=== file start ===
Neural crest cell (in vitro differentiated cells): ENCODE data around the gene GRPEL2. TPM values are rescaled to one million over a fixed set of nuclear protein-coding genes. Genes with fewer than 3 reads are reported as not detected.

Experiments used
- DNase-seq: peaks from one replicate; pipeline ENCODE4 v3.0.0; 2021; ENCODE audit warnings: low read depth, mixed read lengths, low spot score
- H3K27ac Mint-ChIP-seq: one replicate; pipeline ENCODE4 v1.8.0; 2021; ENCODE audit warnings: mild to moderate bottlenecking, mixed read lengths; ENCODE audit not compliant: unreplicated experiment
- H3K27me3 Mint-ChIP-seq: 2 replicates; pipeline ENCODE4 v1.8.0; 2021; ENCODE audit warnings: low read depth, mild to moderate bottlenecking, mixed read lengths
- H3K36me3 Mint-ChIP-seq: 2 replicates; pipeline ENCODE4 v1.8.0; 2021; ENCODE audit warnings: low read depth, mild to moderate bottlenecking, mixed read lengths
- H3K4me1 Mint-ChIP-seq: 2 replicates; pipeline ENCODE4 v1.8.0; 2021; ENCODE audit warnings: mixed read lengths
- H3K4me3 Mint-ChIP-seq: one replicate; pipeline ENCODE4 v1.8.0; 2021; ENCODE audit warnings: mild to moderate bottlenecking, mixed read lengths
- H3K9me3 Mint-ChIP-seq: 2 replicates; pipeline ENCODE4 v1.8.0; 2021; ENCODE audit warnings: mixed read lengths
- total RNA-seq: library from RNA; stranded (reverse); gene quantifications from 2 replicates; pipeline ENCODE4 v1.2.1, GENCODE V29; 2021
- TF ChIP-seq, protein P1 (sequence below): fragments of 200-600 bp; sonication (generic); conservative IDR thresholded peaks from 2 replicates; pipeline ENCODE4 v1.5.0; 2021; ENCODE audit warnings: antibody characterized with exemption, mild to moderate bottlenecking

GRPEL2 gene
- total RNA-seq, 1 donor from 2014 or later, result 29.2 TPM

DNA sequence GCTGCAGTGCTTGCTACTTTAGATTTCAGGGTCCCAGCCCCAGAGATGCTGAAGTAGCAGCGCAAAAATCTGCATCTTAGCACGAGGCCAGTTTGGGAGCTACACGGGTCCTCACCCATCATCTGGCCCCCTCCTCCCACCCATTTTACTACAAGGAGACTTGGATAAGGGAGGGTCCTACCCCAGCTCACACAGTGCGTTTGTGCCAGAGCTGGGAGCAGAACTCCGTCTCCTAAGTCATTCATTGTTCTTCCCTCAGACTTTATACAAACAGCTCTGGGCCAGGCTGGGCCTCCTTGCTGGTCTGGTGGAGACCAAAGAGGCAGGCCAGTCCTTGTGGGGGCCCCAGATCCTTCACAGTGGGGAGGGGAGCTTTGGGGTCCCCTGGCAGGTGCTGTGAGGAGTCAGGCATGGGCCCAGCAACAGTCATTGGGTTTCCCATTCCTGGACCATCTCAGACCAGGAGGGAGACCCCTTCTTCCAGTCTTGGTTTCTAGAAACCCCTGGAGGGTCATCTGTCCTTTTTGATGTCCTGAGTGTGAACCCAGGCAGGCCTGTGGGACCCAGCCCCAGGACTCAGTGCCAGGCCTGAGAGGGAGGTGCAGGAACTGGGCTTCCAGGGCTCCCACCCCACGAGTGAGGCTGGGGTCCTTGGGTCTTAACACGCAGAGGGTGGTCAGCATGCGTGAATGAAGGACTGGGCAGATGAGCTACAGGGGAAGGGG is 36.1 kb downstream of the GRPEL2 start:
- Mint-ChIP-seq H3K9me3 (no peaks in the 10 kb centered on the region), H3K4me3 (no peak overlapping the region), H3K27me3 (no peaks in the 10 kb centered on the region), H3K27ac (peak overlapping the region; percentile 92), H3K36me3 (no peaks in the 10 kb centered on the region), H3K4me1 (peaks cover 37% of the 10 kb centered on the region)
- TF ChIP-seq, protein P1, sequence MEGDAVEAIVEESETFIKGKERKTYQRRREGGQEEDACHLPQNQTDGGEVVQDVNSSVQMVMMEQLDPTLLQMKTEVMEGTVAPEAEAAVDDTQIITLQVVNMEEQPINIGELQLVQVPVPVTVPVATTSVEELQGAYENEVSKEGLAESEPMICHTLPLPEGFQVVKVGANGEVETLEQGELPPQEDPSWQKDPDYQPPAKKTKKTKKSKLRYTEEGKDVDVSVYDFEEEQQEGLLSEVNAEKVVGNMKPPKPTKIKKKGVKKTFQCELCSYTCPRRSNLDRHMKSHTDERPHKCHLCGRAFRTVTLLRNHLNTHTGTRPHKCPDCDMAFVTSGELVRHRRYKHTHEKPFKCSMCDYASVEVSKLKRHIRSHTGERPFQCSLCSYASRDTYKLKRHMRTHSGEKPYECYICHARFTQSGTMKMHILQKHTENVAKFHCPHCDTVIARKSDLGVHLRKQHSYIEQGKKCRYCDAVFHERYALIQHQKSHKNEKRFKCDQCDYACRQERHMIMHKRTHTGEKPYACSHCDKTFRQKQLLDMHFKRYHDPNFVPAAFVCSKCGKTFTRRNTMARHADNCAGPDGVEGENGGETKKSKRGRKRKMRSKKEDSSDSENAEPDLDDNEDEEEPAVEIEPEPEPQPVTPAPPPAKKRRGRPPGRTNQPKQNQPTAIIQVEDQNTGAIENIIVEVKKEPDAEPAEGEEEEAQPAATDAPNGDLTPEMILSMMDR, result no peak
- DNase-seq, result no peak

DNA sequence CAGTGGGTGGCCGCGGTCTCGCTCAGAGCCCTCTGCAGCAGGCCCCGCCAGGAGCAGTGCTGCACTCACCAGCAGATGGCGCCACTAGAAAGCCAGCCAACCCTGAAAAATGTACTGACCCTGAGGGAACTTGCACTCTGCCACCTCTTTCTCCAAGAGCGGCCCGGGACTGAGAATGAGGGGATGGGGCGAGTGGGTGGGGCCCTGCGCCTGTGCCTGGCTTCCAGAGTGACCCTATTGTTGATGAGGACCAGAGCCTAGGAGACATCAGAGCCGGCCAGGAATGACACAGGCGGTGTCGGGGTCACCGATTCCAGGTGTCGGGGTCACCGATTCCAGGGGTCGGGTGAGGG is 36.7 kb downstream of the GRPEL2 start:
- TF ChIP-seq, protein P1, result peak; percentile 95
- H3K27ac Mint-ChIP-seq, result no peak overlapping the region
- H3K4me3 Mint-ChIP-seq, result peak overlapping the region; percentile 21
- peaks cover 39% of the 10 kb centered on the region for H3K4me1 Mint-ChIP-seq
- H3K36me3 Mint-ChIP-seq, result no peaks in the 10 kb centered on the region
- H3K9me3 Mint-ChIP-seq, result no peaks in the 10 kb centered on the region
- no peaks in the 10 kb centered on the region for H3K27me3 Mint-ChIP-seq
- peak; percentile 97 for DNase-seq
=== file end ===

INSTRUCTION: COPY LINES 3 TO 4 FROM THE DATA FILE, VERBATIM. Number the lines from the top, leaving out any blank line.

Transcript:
- DNase-seq: peaks from one replicate; pipeline ENCODE4 v3.0.0; 2021; ENCODE audit warnings: low read depth, mixed read lengths, low spot score
- H3K27ac Mint-ChIP-seq: one replicate; pipeline ENCODE4 v1.8.0; 2021; ENCODE audit warnings: mild to moderate bottlenecking, mixed read lengths; ENCODE audit not compliant: unreplicated experiment